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Learning in Virtual Environments

The overall goal of this project is to determine if and when immersive virtual environments improve understanding of complex environmental processes when compared to what can be learned from non-immersive computer-based simulations of the same processes. Our hypothesis is that immersive and non-immersive interfaces to simulations support different aspects and different degrees of constructivist pedagogy that are difficult to implement in science classrooms without technology, but which are known to improve the understanding of difficult concepts and principles.

To attain this goal it is necessary to reach two prior objectives. The first of these is at once technical and curricular. It requires the development of both immersive and desktop interfaces to visualizations of a large, complete ecosystem, the Puget Sound region of Washington, using databases and models developed as part of the PRISM (Puget Sound Regional Synthesis Model) project under the direction of Dr. Jeffrey Richey, Co-PI for the project. The content for these immersive and non-immersive simulations will be built around two scenarios: the dispersal of treated sewage in Puget Sound, and flooding in the Snoqualmie River basin. The attainment of this objective will result in visualizations of interactions among terrestrial, marine and atmospheric processes, interfaces to which are sufficiently flexible and configurable to make them adaptable to a variety of learning settings.

The second objective, which embodies the main research component for the project, is to use the simulations to study learning in science curricula. This will take place in two phases. The first phase will use an immersive and a non-immersive simulation to teach concepts and principles about the Puget Sound environment to university undergraduates. The second phase will move the research to grade eleven classrooms. In both phases, the project will seek answers to three research questions. First, assuming that much of what students come to understand about the environment arises from the correction of their misconceptions about it, what misconceptions are most readily corrected by immersive and non-immersive interfaces and, equally important, what new misconceptions are created by the technology? Second, what characteristics of immersive and non-immersive interfaces lead to the most efficient and effective correction of misconceptions and which are most likely to give rise to other misconceptions? Finally, is it possible, using immersive or non-immersive interfaces to simulations, to introduce complex science topics earlier into the curriculum than is commonly the case? Can grade 11 students understand topics normally taught in first-year university courses?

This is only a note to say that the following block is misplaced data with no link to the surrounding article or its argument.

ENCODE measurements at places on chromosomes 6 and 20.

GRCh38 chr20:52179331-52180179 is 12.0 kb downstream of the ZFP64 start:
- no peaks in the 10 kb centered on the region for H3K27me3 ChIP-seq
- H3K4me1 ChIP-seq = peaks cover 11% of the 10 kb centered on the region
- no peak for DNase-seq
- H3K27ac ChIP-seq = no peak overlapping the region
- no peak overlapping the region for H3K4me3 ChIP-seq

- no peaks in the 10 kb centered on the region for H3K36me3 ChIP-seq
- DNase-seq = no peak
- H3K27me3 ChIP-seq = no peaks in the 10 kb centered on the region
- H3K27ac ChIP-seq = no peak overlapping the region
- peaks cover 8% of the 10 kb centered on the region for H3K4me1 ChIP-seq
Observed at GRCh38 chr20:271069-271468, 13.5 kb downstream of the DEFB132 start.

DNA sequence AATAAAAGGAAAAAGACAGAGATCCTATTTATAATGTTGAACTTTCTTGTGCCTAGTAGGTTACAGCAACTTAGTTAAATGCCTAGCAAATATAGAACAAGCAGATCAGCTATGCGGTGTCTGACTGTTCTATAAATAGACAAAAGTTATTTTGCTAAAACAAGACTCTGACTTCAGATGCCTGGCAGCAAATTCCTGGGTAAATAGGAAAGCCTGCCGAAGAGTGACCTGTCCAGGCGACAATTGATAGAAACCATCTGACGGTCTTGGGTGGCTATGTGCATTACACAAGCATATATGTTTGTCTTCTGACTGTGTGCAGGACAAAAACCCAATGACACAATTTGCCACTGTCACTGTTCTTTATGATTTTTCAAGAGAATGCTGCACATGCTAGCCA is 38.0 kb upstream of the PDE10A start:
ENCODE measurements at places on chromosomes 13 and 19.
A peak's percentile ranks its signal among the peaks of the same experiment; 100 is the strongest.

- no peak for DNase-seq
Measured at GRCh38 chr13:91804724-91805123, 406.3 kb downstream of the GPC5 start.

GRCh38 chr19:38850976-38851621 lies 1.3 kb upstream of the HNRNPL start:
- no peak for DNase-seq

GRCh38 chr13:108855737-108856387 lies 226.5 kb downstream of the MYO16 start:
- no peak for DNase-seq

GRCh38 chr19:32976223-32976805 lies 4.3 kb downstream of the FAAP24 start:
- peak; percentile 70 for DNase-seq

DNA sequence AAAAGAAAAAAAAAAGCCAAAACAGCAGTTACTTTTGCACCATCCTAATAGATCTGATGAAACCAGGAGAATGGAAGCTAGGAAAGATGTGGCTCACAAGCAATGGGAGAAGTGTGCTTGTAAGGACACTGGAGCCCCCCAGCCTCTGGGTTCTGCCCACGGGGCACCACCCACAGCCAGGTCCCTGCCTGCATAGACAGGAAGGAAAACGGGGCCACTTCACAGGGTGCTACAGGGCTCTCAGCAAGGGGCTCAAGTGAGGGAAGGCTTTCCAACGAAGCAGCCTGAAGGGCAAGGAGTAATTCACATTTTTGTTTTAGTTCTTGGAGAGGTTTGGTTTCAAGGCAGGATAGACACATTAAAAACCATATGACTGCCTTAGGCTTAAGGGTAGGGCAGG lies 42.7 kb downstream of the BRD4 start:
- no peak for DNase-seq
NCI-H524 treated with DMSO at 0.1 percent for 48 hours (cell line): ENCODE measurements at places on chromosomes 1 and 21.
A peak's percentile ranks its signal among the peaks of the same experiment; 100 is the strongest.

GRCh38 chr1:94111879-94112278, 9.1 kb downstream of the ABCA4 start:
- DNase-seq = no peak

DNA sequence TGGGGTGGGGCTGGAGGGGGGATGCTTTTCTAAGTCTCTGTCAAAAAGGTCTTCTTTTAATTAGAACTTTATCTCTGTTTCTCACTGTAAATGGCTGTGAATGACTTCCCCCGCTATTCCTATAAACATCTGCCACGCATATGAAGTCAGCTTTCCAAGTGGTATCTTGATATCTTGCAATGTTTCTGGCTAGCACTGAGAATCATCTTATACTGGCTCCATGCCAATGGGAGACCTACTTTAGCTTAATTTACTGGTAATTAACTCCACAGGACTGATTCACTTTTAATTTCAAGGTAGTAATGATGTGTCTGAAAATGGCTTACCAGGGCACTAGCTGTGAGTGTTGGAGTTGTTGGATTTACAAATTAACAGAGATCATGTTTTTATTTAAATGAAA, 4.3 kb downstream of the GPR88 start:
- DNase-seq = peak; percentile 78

The significance of this project arises from the answers to these research questions. First, we will be able to recommend when the "added value" of immersion, in terms of student understanding, outweighs the higher cost of immersive interfaces. Second, we will be able to recommend teaching and learning strategies, developed from theories of knowledge construction, that need to accompany the computer-based simulations. Third, we will have completed and tested at least three visualizations that relate to undergraduate, and high school science curricula.

Sponsoring Agencies

National Science Foundation
Grant # REC-9873620


Bill Winn <billwinn at>